Series: The Smith-Smythe Quartet #4
Published by Avon, Harper Collins Genres: Historical Romance, Nineteenth Century
Source: Edelweiss, Publisher
THE SECRETS OF SIR RICHARD KENWORTHY
by Julia Quinn
The Smith-Smythe Quartet
ISBN: 9780062072955 ISBN 10: 0062072951
On Sale: 01/27/2015
Paperback and E-Book: 384 Pages
Large Print: 464 Pages
Audio: Narrated By Rosalyn Landor | Duration: 9 hours 58 minutes
Finished copy provided by publisher for review. No remuneration was exchanged and all opinions presented herein are my own except as noted.
Sir Richard Kenworthy has less than a month to find a bride. He knows he can’t be too picky, but when he sees Iris Smythe-Smith hiding behind her cello at her family’s infamous musicale, he thinks he might have struck gold. She’s the type of girl you don’t notice until the second—or third—look, but there’s something about her, something simmering under the surface, and he knows she’s the one.
Iris Smythe–Smith is used to being underestimated. With her pale hair and quiet, sly wit she tends to blend into the background, and she likes it that way. So when Richard Kenworthy demands an introduction, she is suspicious. He flirts, he charms, he gives every impression of a man falling in love, but she can’t quite believe it’s all true. When his proposal of marriage turns into a compromising position that forces the issue, she can’t help thinking that he’s hiding something… even as her heart tells her to say yes. http://juliaquinn.com/books/main.php
It isn’t that Baron Kenworthy’s held his secret ever so long, It’s that it is held way too long in the book. I just wanted him to get on with it. Now! Or, ten pages ago. Maybe I am too impatient. Maybe.
If the secret were something truly, truly dark then maybe hanging on to it for three-quarters of the book would be really important. But, it’s obvious Richard hasn’t thought his solution through because Iris is able to poke a ton of holes in it, learn the real truth and come up with a solution in a couple of days.
The plot of the book is dependent on the way the difficulties presented by the secret are sorted out and little time is spent on that. Too much time is spent on “Oh, I can’t tell her she’ll hate me!” And, “Oh, I am such an ass for doing this.” Not that that isn’t all true but once you’ve said all of this ten times or so, get on with it!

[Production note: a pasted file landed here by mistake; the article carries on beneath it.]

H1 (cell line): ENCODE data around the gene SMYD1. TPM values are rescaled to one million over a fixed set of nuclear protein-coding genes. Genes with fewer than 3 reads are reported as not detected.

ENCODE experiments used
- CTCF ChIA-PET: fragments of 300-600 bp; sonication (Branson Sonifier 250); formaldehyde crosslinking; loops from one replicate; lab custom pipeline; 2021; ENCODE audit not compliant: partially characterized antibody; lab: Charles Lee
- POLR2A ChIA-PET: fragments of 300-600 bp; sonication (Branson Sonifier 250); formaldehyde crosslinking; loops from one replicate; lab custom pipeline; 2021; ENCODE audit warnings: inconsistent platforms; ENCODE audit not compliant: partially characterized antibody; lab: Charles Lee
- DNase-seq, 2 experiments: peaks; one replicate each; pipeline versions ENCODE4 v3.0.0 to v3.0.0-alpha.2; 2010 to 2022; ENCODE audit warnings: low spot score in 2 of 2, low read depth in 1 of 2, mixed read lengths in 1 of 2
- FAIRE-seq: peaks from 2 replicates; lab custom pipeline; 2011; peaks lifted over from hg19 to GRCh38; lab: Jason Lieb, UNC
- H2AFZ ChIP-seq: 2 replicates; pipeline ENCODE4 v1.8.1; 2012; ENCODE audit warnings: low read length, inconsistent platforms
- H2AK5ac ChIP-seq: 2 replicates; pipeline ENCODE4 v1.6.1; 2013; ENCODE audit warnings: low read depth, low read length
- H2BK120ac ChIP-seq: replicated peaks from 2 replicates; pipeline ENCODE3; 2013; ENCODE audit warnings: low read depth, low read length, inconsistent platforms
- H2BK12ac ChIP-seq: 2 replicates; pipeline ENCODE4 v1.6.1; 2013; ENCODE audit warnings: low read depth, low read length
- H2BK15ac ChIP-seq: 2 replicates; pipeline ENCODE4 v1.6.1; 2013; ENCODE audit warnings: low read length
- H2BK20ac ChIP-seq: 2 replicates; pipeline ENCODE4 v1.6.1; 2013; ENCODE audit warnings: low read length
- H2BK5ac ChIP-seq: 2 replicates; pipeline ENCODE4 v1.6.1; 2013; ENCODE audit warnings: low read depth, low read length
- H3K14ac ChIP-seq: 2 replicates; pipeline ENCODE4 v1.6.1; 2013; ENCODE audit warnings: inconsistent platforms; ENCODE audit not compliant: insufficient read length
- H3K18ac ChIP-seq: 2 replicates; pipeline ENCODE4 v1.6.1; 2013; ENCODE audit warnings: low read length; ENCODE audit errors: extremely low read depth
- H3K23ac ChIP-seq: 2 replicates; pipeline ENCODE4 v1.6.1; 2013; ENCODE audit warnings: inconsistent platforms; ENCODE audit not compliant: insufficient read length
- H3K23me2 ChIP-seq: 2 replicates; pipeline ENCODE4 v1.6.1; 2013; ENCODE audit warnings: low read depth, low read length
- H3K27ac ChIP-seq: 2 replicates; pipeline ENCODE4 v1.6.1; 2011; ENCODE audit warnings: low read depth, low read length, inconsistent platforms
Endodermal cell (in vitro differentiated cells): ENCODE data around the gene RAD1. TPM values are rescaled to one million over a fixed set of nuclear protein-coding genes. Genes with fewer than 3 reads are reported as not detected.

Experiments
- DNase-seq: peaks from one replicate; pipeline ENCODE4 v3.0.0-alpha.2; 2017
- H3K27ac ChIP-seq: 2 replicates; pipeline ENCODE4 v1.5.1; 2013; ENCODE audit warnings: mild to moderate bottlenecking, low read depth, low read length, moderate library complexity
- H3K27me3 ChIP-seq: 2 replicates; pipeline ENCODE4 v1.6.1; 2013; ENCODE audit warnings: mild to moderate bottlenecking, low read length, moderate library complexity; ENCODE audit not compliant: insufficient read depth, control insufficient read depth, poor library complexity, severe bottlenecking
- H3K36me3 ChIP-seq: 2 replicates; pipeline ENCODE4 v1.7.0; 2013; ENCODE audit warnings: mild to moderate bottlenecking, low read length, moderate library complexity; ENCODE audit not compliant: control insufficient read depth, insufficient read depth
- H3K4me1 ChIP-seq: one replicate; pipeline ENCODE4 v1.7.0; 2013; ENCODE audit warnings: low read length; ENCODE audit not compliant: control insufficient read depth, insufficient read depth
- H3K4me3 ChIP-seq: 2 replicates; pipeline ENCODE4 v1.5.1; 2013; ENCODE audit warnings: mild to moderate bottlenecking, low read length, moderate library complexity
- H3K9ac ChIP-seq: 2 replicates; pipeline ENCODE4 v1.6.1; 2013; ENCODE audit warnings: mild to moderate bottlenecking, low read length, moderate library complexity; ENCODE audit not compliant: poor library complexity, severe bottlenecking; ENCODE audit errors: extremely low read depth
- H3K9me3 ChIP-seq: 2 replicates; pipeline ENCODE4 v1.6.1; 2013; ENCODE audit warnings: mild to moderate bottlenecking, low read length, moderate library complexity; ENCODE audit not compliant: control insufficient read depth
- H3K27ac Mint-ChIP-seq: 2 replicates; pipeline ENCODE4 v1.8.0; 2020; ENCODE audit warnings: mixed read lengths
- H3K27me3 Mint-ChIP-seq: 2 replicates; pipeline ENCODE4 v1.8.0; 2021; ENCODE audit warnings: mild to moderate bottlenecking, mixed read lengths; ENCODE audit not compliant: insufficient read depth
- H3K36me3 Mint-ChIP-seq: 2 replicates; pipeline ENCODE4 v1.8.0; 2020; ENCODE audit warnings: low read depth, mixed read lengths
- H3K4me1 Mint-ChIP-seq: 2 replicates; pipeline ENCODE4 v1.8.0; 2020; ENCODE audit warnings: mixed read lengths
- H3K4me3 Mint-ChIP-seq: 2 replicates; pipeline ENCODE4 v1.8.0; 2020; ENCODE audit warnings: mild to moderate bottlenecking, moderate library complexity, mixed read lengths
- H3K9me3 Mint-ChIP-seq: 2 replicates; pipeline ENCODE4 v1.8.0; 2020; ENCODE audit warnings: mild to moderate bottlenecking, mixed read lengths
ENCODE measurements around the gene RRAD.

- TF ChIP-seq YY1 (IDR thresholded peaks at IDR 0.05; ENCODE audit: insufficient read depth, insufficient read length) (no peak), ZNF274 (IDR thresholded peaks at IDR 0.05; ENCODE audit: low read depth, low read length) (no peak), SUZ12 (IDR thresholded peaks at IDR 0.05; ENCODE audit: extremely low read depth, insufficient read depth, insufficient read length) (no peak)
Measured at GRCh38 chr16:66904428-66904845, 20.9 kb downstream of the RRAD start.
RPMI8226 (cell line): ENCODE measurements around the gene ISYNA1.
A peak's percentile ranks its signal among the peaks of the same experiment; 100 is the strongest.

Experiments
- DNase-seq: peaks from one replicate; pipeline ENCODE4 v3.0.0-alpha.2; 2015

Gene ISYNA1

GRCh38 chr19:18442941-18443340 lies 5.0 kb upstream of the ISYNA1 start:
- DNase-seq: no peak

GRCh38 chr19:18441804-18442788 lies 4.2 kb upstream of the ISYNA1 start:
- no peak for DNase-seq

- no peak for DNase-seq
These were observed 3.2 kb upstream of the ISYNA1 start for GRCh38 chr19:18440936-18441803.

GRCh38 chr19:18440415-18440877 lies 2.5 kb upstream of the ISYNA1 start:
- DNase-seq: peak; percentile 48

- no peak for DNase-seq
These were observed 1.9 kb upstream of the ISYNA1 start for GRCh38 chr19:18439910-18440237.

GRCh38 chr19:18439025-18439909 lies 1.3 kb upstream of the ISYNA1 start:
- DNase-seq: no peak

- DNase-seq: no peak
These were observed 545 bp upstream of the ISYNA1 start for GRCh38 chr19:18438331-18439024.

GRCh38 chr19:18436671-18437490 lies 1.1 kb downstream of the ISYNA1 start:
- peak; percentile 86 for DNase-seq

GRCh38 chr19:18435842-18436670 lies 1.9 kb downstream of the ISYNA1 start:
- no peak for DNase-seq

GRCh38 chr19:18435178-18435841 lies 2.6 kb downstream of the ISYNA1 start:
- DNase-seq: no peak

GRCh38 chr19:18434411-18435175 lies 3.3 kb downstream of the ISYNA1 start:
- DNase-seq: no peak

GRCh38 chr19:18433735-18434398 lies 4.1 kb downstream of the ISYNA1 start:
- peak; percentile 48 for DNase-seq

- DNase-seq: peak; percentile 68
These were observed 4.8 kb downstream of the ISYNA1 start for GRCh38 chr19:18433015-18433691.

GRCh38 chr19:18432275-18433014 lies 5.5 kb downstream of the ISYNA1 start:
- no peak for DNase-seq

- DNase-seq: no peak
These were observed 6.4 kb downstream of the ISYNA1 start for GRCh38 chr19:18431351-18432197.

Other than that, both main characters are quite amusing and intelligent. Iris is smart and snarky and I enjoyed her. Her lack of fear in telling Richard what she thinks, and in pointing out all the flaws, is heartening.
Jane Austen’s romances are mentioned quite a bit as causative of romantic notions. One of Iris’ sisters thinks Lizzie Benet was stupid in not accepting Mr. Darcy’s first proposal because it would be unlikely she’d receive any better offer than his.
Although the slightest bit similar to a Downton Abbey plot the story is quite inventive and unusual. For this alone the story is worth reading. There’s not too much in the way of sex, not really, just two or three scenes. They are regular romance fare. My mom could probably read it without blushing. So, other than the suspense being drawn out too far, IMHO, this is a winner and I recommend it to you.
Thanks to HarperCollins-Avon, I received a Mass Market Paperback to share with one winner!
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Has someone you loved ever revealed something big to you? Did it turn out not to be as shocking as they thought it would be?
If you are in a long-term relationship, are (or were) married, how long were you together before marriage or commitment/moving in?
Do you think of yourself as a romantic? Why?
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